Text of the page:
Generally speaking, blocks 502 through 512 of the example process 500 of FIG. 5 include data acquisition for each of any number of participating wireless communication devices, such as each of the wireless communication devices 110 and 112 that may operate in the example system 100 of FIG. 1. Collected data may be aggregated and processed at a later time and/or at periodic, aperiodic, scheduled, and/or on a manual basis to characterize the effects that wireless carrier performance has on one or more subscribers (block 514). In other words, the methods and apparatus described herein may identify carrier performance-based reasons why a subscriber may make one or more decisions when experiencing media content provided via the wireless carrier. Additionally or alternatively, the methods and apparatus described herein may utilize the collected data and apply one or more scoring calculations to determine, in part, which wireless carriers perform better or worse in view of industry standard expectations and/or performance thresholds (block 516).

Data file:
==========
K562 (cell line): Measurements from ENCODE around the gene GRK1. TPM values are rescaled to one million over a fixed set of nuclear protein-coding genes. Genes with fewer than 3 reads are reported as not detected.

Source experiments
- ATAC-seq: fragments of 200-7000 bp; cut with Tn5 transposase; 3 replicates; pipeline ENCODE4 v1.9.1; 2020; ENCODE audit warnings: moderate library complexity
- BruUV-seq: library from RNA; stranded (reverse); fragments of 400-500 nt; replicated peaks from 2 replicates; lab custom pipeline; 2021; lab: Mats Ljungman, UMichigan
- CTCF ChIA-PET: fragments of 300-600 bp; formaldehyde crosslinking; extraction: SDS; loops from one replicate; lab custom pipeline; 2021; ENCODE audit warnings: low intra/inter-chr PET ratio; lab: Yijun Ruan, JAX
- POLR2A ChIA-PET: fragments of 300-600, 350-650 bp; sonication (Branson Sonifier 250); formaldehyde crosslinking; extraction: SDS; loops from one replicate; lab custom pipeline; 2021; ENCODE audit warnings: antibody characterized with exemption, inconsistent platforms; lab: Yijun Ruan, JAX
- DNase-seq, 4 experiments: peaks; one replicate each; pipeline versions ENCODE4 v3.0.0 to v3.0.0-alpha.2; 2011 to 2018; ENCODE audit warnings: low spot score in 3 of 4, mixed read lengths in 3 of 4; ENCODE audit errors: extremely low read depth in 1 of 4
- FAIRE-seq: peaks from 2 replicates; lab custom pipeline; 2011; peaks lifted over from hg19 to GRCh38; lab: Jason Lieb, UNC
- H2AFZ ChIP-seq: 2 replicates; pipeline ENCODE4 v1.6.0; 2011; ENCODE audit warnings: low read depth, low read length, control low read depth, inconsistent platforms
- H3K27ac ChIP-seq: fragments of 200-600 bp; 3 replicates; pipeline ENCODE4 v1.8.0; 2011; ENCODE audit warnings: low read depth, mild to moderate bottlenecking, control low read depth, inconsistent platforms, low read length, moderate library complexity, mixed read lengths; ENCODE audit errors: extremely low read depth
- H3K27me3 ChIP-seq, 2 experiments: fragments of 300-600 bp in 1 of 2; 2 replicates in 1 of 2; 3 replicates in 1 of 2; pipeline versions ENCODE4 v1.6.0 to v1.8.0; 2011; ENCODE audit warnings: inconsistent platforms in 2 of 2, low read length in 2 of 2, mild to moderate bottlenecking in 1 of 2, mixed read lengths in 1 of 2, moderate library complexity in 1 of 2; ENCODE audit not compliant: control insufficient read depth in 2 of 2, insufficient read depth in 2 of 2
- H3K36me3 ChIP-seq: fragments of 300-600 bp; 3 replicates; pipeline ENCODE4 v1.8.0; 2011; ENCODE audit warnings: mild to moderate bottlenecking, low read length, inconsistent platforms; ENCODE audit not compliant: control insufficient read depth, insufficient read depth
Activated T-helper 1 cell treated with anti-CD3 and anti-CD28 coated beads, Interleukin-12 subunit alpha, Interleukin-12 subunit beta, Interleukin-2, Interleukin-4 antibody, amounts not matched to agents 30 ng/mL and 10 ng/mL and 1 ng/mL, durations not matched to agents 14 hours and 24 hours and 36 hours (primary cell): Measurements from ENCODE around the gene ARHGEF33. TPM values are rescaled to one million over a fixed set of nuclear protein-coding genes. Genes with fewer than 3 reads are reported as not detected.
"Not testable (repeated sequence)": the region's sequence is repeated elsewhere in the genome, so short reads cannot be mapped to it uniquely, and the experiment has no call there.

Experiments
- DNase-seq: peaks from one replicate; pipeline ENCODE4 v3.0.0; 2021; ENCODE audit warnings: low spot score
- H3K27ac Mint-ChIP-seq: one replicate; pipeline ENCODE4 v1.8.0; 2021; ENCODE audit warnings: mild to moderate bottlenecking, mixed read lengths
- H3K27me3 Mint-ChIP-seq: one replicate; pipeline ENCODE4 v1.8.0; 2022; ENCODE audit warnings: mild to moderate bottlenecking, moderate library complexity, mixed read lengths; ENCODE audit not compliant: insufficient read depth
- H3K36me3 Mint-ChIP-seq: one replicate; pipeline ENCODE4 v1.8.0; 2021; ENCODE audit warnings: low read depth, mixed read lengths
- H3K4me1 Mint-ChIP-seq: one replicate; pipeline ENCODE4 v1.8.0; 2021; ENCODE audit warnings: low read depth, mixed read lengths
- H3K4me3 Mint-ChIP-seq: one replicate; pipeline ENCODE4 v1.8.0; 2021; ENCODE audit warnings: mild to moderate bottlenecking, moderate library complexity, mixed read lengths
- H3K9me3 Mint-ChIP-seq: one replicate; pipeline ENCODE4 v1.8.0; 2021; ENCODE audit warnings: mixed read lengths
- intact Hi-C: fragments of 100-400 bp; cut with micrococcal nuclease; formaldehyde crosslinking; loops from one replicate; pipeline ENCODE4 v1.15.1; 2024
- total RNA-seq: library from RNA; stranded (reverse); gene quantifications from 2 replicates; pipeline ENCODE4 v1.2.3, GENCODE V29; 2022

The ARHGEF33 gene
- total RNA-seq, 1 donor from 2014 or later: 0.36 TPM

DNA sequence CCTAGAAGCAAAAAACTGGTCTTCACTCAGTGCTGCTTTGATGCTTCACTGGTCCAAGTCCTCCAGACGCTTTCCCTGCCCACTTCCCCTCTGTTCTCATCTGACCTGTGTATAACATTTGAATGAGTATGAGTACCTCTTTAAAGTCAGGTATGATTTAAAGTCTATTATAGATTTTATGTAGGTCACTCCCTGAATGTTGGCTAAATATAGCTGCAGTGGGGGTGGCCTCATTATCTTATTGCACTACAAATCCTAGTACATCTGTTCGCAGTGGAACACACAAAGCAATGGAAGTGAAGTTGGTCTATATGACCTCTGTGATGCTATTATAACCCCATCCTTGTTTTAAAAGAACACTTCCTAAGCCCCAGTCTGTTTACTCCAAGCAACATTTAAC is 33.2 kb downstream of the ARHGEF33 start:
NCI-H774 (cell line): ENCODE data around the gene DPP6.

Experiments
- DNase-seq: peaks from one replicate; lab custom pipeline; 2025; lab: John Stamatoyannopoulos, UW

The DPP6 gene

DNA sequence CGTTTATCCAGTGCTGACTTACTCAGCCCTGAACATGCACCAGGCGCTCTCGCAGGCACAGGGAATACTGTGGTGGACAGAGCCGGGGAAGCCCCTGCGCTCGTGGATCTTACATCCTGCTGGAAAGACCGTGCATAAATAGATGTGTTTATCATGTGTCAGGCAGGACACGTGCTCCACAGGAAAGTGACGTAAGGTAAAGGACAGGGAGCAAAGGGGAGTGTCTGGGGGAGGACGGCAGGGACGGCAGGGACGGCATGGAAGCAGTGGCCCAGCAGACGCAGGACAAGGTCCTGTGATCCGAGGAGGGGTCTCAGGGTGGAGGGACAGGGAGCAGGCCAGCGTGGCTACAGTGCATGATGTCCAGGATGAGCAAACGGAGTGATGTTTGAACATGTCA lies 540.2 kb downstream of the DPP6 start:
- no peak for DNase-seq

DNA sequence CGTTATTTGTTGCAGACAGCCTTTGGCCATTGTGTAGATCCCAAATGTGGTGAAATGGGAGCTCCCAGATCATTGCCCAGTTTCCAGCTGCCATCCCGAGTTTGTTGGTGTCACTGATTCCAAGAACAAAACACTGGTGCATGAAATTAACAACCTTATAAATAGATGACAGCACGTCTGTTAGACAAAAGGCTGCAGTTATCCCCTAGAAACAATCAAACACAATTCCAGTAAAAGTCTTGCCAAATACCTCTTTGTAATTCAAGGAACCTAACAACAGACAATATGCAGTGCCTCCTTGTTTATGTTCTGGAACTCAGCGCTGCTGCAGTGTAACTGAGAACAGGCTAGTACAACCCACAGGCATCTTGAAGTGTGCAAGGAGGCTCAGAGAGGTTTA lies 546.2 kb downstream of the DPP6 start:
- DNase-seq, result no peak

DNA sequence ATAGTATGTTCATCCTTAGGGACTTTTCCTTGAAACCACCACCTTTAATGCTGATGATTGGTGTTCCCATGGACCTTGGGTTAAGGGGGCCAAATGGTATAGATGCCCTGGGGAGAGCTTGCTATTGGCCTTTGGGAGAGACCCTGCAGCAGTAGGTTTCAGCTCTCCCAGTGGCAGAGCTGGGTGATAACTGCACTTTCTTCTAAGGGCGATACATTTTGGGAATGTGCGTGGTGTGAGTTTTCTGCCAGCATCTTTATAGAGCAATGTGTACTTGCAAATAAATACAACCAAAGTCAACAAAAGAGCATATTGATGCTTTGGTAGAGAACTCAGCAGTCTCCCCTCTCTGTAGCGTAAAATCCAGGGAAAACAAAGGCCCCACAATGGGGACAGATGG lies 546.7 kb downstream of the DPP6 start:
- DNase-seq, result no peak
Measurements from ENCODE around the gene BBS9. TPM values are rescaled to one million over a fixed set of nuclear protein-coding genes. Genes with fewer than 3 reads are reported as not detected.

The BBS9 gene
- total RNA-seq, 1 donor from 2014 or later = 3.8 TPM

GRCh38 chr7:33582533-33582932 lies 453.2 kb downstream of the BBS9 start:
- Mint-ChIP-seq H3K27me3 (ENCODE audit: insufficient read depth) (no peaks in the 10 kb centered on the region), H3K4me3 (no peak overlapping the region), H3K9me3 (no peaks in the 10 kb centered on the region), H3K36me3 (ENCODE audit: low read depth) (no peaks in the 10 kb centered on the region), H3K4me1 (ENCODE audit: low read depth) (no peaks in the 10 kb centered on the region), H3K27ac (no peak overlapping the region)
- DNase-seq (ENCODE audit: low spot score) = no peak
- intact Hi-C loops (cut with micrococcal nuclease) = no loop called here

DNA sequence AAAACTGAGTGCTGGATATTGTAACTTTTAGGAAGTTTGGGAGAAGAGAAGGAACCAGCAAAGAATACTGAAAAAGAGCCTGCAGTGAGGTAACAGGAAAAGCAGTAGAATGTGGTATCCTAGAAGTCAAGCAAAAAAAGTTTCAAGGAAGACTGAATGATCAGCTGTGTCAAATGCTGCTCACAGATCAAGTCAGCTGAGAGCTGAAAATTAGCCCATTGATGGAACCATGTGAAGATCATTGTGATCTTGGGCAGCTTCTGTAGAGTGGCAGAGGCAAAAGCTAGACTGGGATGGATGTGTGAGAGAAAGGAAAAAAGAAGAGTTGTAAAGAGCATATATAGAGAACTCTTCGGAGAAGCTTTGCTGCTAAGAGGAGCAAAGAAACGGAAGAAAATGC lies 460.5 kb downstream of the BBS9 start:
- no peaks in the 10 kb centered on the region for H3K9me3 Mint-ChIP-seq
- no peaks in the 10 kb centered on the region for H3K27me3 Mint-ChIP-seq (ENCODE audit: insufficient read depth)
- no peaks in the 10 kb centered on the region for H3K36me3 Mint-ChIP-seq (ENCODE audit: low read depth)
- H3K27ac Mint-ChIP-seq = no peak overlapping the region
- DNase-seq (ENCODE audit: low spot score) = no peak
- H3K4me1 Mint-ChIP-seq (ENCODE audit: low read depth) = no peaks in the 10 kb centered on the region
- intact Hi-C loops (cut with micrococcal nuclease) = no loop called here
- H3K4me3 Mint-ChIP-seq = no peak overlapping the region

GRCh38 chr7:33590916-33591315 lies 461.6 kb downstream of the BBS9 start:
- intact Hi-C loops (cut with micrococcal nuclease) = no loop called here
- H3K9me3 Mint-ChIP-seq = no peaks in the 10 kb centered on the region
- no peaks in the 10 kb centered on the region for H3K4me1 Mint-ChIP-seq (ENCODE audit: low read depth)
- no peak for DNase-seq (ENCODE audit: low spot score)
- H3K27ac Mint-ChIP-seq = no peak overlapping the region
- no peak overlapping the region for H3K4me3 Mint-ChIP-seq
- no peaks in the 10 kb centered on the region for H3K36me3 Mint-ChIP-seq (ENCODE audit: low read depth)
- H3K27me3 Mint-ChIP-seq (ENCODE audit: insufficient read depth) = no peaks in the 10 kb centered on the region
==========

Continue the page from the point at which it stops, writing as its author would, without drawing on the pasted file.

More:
FIG. 6A illustrates an example process 514 that may be performed to categorize subscriber actions after/during the media content has completed a presentation operation and/or a presentation attempt on a wireless communication device 110 and 112. The example data acquisition engine 120 selects a mobile device identifier (e.g., a mobile telephone number, a mobile identification number, etc.) associated with any number of wireless communication devices of the example system 100 that may have received and/or attempted to receive media content from a wireless carrier (block 602). Each selected mobile device identifier includes at least one associated content session information data record 400 (FIG. 4) that details information relating to a subscriber experience with media content provided by a media content provider via a wireless carrier (e.g., the carrier “A” 106, the carrier “B” 108, etc.). The example data acquisition engine 120 identifies whether the broadcast media was presented without interruption and/or within predetermined quality parameter values (block 604). For example, the data acquisition database 126 may store one or more threshold values associated with performance parameters of a wireless carrier such as, but not limited to, bandwidth, data rate(s), latency, and/or load times (e.g., buffering delays). If the subscriber of the wireless communication device receives the complete media content and at a quality that meets or exceeds demands and/or expectations of the media content provider 114 (block 604), then control advances to block 606 and the example data acquisition engine 120 determines if there are more mobile device identifiers (e.g., subscribers with wireless communication devices) to analyze. If not, control returns to the process 500 of FIG. 5, as discussed in further detail below, otherwise control returns to block 602.